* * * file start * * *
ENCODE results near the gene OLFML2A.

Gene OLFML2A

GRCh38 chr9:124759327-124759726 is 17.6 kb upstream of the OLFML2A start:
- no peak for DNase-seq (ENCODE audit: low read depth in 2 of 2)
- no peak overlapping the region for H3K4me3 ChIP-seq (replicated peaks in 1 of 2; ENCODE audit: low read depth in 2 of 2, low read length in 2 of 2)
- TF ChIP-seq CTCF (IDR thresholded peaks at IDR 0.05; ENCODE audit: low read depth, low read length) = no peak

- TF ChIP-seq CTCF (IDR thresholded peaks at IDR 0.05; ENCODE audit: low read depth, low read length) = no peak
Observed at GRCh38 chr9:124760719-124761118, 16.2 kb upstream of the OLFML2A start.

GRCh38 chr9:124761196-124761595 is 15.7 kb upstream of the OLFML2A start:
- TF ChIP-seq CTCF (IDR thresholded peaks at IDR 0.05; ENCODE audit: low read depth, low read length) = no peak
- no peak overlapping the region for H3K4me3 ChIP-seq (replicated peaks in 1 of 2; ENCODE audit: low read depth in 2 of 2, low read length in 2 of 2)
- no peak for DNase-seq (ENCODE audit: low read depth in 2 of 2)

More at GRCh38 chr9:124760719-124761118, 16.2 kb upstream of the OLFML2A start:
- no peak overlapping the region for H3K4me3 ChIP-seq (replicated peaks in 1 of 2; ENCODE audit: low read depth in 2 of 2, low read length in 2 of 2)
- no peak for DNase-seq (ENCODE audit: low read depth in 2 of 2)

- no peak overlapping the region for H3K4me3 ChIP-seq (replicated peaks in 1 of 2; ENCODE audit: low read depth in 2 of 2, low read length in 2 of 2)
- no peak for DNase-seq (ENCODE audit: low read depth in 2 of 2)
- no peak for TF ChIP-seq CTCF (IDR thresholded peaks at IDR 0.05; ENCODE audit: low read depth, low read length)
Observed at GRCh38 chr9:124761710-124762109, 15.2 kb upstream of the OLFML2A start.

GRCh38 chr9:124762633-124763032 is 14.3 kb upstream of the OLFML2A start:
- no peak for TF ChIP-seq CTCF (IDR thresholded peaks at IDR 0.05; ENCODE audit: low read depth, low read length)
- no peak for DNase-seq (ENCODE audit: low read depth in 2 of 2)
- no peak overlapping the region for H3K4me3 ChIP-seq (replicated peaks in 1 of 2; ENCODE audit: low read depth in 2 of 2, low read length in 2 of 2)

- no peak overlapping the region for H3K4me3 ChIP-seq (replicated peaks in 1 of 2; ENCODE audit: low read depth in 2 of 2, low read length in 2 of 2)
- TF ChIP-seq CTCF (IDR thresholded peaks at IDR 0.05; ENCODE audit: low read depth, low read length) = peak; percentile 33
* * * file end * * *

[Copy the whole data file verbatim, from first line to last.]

ENCODE results near the gene OLFML2A.

Gene OLFML2A

GRCh38 chr9:124759327-124759726 is 17.6 kb upstream of the OLFML2A start:
- no peak for DNase-seq (ENCODE audit: low read depth in 2 of 2)
- no peak overlapping the region for H3K4me3 ChIP-seq (replicated peaks in 1 of 2; ENCODE audit: low read depth in 2 of 2, low read length in 2 of 2)
- TF ChIP-seq CTCF (IDR thresholded peaks at IDR 0.05; ENCODE audit: low read depth, low read length) = no peak

- TF ChIP-seq CTCF (IDR thresholded peaks at IDR 0.05; ENCODE audit: low read depth, low read length) = no peak
Observed at GRCh38 chr9:124760719-124761118, 16.2 kb upstream of the OLFML2A start.

GRCh38 chr9:124761196-124761595 is 15.7 kb upstream of the OLFML2A start:
- TF ChIP-seq CTCF (IDR thresholded peaks at IDR 0.05; ENCODE audit: low read depth, low read length) = no peak
- no peak overlapping the region for H3K4me3 ChIP-seq (replicated peaks in 1 of 2; ENCODE audit: low read depth in 2 of 2, low read length in 2 of 2)
- no peak for DNase-seq (ENCODE audit: low read depth in 2 of 2)

More at GRCh38 chr9:124760719-124761118, 16.2 kb upstream of the OLFML2A start:
- no peak overlapping the region for H3K4me3 ChIP-seq (replicated peaks in 1 of 2; ENCODE audit: low read depth in 2 of 2, low read length in 2 of 2)
- no peak for DNase-seq (ENCODE audit: low read depth in 2 of 2)

- no peak overlapping the region for H3K4me3 ChIP-seq (replicated peaks in 1 of 2; ENCODE audit: low read depth in 2 of 2, low read length in 2 of 2)
- no peak for DNase-seq (ENCODE audit: low read depth in 2 of 2)
- no peak for TF ChIP-seq CTCF (IDR thresholded peaks at IDR 0.05; ENCODE audit: low read depth, low read length)
Observed at GRCh38 chr9:124761710-124762109, 15.2 kb upstream of the OLFML2A start.

GRCh38 chr9:124762633-124763032 is 14.3 kb upstream of the OLFML2A start:
- no peak for TF ChIP-seq CTCF (IDR thresholded peaks at IDR 0.05; ENCODE audit: low read depth, low read length)
- no peak for DNase-seq (ENCODE audit: low read depth in 2 of 2)
- no peak overlapping the region for H3K4me3 ChIP-seq (replicated peaks in 1 of 2; ENCODE audit: low read depth in 2 of 2, low read length in 2 of 2)

- no peak overlapping the region for H3K4me3 ChIP-seq (replicated peaks in 1 of 2; ENCODE audit: low read depth in 2 of 2, low read length in 2 of 2)
- TF ChIP-seq CTCF (IDR thresholded peaks at IDR 0.05; ENCODE audit: low read depth, low read length) = peak; percentile 33